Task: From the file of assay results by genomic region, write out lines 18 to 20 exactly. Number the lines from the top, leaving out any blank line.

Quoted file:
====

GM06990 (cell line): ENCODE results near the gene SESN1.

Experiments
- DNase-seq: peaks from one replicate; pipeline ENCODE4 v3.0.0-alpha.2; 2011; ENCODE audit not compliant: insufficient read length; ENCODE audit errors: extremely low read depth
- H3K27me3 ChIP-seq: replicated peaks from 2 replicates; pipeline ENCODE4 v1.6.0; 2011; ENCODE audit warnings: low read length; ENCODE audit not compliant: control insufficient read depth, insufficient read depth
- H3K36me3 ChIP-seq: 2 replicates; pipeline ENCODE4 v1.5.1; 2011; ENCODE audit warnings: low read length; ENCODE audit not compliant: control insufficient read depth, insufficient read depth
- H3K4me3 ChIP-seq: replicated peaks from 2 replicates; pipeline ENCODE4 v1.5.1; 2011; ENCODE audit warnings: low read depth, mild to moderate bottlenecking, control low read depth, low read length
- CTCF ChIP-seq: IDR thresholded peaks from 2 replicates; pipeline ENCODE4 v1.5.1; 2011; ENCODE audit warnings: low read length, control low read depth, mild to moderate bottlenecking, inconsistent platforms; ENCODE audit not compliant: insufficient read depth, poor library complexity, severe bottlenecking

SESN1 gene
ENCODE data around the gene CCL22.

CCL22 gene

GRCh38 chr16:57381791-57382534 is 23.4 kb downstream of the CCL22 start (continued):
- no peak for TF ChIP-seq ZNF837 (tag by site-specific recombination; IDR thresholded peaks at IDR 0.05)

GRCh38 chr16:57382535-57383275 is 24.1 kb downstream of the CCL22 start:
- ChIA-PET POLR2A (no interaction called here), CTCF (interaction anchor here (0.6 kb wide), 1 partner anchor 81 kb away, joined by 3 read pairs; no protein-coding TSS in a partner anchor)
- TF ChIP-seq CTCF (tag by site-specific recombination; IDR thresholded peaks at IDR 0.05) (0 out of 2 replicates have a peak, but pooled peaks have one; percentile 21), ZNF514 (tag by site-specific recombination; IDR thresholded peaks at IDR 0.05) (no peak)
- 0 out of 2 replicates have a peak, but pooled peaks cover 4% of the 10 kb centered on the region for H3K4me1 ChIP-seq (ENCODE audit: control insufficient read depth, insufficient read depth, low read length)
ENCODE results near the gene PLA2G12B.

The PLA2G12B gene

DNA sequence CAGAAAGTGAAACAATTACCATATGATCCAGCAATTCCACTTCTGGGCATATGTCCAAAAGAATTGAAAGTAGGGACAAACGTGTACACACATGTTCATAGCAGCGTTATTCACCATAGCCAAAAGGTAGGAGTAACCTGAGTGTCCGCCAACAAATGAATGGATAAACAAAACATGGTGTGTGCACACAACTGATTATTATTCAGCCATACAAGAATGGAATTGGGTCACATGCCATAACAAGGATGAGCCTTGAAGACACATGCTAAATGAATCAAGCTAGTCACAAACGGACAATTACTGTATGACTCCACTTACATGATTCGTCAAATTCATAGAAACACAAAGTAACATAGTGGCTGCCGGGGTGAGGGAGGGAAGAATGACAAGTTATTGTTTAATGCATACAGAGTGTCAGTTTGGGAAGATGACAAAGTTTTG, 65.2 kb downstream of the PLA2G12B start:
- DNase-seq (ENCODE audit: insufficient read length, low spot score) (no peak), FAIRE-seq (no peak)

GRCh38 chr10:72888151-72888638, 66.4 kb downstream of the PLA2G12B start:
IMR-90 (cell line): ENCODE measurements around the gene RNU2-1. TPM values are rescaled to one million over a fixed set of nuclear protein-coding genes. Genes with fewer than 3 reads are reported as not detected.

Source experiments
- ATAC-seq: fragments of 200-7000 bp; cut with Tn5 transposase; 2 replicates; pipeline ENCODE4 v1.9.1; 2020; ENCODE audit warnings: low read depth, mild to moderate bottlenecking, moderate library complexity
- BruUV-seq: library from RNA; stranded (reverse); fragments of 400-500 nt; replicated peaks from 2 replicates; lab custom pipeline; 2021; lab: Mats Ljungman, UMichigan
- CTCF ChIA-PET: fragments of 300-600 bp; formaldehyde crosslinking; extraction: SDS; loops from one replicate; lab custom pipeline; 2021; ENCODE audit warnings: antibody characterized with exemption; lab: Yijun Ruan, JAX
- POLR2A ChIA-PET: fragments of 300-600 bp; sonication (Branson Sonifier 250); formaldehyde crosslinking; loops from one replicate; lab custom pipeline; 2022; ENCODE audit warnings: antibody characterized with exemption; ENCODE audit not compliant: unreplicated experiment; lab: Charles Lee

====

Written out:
The PLA2G12B gene

DNA sequence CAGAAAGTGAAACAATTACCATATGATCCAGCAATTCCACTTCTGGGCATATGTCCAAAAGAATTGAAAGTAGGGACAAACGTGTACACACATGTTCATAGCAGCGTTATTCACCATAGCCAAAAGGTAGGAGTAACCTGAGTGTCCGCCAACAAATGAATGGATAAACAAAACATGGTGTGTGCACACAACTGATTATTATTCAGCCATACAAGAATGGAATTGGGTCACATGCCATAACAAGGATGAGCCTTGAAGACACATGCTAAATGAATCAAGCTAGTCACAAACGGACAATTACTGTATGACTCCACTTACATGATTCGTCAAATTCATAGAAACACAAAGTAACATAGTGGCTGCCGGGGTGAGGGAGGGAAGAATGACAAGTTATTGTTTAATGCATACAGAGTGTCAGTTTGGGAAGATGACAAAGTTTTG, 65.2 kb downstream of the PLA2G12B start:
- DNase-seq (ENCODE audit: insufficient read length, low spot score) (no peak), FAIRE-seq (no peak)